• 2 packages of double fold bias tape (I used two different colors)
  • Three 1″ Buttons
  • 1/8″ elastic (You’ll need three 2″ pieces)
  • All Your Sewing Goodies

Let’s get into the measurements.  I promise it’s easier than it sounds.  You’re basically just cutting out a bunch of rectangles.  The ruffle ratio for this dress is 2:1.  We’ll be ruffling the top piece on the bodice and the skirts.

The straps and strap loops will stay the same for most any size:
Straps: Cut four 2″x36″ pieces
Strap Loops: Cut one 3″x9″ piece (we’ll cut it in half later to form two loops)

This dress is based on two basic measurements.  You’ll need to measure your model’s chest (right under the armpits) and her length from armpit to knee.

My daughter’s measurements were 21″ for the chest and 14″ in length from chest to knee.  She typically wears a 2T.  I’ll give you the break down for the additional pieces you’ll need for the 2T and then show you how to adjust this to any size.

  • Bodice piece: Cut one 22″x4″ piece
  • Ruffle piece: Cut one 44″x2″ piece
  • Bottom Layer of Skirt: Cut one 44″x11″ piece
  • Top Layer of Skirt: Cut one 44″x4″ piece and one 44″x5″ piece

This makes my overall length of the dress 15″ before taking about about an inch in seam allowances.

To size this to your model:

  • Bodice Piece: Take your model’s chest measurement + 1″.  Your rectangle needs to be that number x 4″.  So for my daughter, I took 21″+1″ to get 22″, so my bodice piece is 22″x4″.
  • Ruffle Piece: Take your model’s chest measurement + 1″ and multiply by 2.  Cut this length x 2″.  So for my daughter, I took 21″+1″ to get 22″ and multiplied by 2 to get 44″ (44″ is your “ruffle ratio number”).  So my ruffle piece is 44″x2″.
  • Skirt Bottom Layer:  Use your ruffle ratio number (44″ for me) as the long side of the rectangle.  To get the width, take your model’s chest to knee measurement and subtract 3 inches.  So for my daughter, I took 3″ off her 14″ length measurement, I got 11″.  So I cut my rectangle to be 44″x11″.
  • Skirt Top Layer: Again, take your ruffle ratio number as your long side of your rectangle.  You want the total of these two rectangles to be 2″ shorter than you skirt’s bottom layer.  Since that made my top layer 9″ in length, I made one rectangle 44″x4″ and one 44×5″.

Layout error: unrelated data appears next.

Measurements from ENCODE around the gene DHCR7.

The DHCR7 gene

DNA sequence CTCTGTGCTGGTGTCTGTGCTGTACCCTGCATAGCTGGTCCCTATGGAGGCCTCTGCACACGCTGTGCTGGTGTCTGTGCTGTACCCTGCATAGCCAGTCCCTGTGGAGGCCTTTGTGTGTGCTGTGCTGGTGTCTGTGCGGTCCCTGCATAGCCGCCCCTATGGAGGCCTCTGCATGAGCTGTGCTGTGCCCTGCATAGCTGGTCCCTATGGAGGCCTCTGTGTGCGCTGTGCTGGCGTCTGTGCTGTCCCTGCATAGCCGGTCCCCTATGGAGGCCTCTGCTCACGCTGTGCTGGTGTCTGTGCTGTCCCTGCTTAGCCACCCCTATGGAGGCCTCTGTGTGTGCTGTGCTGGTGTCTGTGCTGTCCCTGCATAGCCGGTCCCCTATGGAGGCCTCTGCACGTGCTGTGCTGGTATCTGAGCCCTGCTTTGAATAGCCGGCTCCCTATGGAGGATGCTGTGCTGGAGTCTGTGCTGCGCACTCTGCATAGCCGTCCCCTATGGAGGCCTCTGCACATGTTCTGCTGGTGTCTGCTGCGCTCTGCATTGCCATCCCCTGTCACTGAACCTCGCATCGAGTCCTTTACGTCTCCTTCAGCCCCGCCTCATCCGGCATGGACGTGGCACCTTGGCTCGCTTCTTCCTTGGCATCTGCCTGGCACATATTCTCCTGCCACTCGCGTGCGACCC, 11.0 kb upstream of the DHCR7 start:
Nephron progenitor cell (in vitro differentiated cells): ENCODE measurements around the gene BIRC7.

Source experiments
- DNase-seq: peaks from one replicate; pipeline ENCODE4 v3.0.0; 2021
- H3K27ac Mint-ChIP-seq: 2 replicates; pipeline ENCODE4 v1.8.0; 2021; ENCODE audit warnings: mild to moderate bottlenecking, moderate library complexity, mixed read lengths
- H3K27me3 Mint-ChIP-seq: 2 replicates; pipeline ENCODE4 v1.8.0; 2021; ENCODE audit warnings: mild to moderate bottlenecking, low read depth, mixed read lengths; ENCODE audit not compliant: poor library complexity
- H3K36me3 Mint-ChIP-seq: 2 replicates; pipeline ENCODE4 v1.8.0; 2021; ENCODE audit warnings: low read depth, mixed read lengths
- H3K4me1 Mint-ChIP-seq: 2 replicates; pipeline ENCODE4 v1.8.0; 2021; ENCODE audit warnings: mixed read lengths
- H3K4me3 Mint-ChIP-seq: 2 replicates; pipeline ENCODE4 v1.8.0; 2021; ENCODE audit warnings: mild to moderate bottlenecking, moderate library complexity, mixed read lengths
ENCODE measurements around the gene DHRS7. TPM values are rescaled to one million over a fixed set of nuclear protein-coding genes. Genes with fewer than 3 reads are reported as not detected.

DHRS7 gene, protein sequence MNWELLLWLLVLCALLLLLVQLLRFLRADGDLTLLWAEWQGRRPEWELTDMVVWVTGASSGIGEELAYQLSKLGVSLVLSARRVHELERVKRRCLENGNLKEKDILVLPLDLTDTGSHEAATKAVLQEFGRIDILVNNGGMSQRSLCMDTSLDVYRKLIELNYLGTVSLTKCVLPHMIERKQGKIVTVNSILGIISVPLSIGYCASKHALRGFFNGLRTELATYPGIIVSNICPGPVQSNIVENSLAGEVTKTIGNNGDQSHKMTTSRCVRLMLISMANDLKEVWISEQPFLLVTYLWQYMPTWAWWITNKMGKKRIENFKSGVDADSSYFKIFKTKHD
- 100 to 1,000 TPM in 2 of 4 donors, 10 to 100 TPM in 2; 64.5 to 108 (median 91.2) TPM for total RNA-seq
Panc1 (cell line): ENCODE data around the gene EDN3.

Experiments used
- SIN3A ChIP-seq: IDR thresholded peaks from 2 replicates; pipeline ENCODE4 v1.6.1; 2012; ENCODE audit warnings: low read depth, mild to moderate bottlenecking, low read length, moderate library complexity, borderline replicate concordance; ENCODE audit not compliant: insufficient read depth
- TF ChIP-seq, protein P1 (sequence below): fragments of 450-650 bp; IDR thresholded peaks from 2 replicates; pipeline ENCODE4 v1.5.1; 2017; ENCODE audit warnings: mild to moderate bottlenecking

Whew!  Are you still with me?  The math part is over!  Let’s get to the fun part: sewing!

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Unless otherwise noted, use a 1/4″ seam.  Finish all raw seams with a serger or zigzag stitch.  

We’ll start with the straps.  Iron the ends of each strap over about 1/4″ as seen in pic below.  Pin two of your strap pieces right sides together.  Sew with a 1/4″ seam leaving one end open for turning.  Clip the corners.  Turn strap right side out and press seams.  Topstitch using a 1/8″ seam all the way around.  (This will close up that open end).  Repeat for other strap.

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Now take your strap loop piece.  Iron in half length wise.  Open it up and iron each side towards the center fold you just created.  Then fold in half lengthwise again and iron.  (Pretty much like you’re creating a piece of double fold bias tape).  Sew together with a 1/8″ seam and then cut in half so you have two pieces, as shown below.

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Set all strap pieces aside for later use.  Take your bodice piece and fold the short end under 1/4″ and iron.  Fold over another 1/4″ and iron again.  Sew and repeat for other end.

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Now your bodice piece looks like this: